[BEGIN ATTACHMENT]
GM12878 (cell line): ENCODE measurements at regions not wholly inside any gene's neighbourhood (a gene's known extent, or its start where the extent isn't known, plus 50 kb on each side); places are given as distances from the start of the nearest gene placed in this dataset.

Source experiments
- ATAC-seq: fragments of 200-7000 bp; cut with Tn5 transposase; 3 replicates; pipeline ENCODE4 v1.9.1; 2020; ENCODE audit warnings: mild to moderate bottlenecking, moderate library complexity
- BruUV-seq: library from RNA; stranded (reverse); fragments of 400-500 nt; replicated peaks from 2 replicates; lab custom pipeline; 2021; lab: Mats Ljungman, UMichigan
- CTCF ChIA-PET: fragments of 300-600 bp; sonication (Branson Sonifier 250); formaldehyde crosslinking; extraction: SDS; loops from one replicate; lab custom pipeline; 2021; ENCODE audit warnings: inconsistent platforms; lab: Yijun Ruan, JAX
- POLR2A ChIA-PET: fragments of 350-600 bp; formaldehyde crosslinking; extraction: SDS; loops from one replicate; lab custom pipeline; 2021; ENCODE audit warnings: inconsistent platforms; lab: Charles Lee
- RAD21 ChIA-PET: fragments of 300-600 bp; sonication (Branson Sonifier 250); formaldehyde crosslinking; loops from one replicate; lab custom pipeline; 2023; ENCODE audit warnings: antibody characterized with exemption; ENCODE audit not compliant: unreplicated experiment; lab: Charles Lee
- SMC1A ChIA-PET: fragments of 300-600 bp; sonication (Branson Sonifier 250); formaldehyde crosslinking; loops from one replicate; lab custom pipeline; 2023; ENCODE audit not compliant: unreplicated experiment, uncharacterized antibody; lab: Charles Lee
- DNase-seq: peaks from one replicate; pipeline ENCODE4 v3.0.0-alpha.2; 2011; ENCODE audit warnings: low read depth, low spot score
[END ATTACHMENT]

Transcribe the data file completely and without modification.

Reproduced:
GM12878 (cell line): ENCODE measurements at regions not wholly inside any gene's neighbourhood (a gene's known extent, or its start where the extent isn't known, plus 50 kb on each side); places are given as distances from the start of the nearest gene placed in this dataset.

Source experiments
- ATAC-seq: fragments of 200-7000 bp; cut with Tn5 transposase; 3 replicates; pipeline ENCODE4 v1.9.1; 2020; ENCODE audit warnings: mild to moderate bottlenecking, moderate library complexity
- BruUV-seq: library from RNA; stranded (reverse); fragments of 400-500 nt; replicated peaks from 2 replicates; lab custom pipeline; 2021; lab: Mats Ljungman, UMichigan
- CTCF ChIA-PET: fragments of 300-600 bp; sonication (Branson Sonifier 250); formaldehyde crosslinking; extraction: SDS; loops from one replicate; lab custom pipeline; 2021; ENCODE audit warnings: inconsistent platforms; lab: Yijun Ruan, JAX
- POLR2A ChIA-PET: fragments of 350-600 bp; formaldehyde crosslinking; extraction: SDS; loops from one replicate; lab custom pipeline; 2021; ENCODE audit warnings: inconsistent platforms; lab: Charles Lee
- RAD21 ChIA-PET: fragments of 300-600 bp; sonication (Branson Sonifier 250); formaldehyde crosslinking; loops from one replicate; lab custom pipeline; 2023; ENCODE audit warnings: antibody characterized with exemption; ENCODE audit not compliant: unreplicated experiment; lab: Charles Lee
- SMC1A ChIA-PET: fragments of 300-600 bp; sonication (Branson Sonifier 250); formaldehyde crosslinking; loops from one replicate; lab custom pipeline; 2023; ENCODE audit not compliant: unreplicated experiment, uncharacterized antibody; lab: Charles Lee
- DNase-seq: peaks from one replicate; pipeline ENCODE4 v3.0.0-alpha.2; 2011; ENCODE audit warnings: low read depth, low spot score